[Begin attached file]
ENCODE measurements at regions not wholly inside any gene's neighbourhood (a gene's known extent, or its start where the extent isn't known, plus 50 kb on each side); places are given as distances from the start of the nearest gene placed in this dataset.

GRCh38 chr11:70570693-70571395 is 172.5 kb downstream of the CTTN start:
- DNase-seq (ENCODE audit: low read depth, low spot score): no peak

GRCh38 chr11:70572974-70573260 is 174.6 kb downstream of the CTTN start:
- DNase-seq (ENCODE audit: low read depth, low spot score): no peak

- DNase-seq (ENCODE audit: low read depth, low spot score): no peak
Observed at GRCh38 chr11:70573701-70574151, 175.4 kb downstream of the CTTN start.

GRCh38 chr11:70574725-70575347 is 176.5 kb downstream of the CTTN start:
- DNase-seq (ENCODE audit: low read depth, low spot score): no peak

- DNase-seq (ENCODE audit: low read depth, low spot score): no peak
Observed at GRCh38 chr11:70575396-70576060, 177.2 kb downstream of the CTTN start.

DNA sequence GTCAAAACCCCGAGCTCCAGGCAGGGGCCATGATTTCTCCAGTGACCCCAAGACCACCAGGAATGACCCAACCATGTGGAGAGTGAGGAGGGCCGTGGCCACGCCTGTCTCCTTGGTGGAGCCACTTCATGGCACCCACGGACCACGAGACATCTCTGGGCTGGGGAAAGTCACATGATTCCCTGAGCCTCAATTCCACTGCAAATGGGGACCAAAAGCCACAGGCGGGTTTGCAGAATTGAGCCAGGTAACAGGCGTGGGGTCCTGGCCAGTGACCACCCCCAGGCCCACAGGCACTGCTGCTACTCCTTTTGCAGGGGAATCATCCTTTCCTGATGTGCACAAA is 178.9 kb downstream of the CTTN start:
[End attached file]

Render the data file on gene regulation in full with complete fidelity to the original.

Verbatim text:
ENCODE measurements at regions not wholly inside any gene's neighbourhood (a gene's known extent, or its start where the extent isn't known, plus 50 kb on each side); places are given as distances from the start of the nearest gene placed in this dataset.

GRCh38 chr11:70570693-70571395 is 172.5 kb downstream of the CTTN start:
- DNase-seq (ENCODE audit: low read depth, low spot score): no peak

GRCh38 chr11:70572974-70573260 is 174.6 kb downstream of the CTTN start:
- DNase-seq (ENCODE audit: low read depth, low spot score): no peak

- DNase-seq (ENCODE audit: low read depth, low spot score): no peak
Observed at GRCh38 chr11:70573701-70574151, 175.4 kb downstream of the CTTN start.

GRCh38 chr11:70574725-70575347 is 176.5 kb downstream of the CTTN start:
- DNase-seq (ENCODE audit: low read depth, low spot score): no peak

- DNase-seq (ENCODE audit: low read depth, low spot score): no peak
Observed at GRCh38 chr11:70575396-70576060, 177.2 kb downstream of the CTTN start.

DNA sequence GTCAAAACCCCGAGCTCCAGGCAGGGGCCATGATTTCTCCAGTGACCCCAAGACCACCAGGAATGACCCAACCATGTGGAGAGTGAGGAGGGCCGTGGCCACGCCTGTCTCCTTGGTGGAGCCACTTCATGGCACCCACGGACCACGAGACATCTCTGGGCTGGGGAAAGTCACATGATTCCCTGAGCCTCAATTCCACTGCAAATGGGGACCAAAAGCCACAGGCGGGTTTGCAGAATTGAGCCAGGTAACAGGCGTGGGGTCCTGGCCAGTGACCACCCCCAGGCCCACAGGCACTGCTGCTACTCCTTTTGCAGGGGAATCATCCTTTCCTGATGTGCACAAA is 178.9 kb downstream of the CTTN start: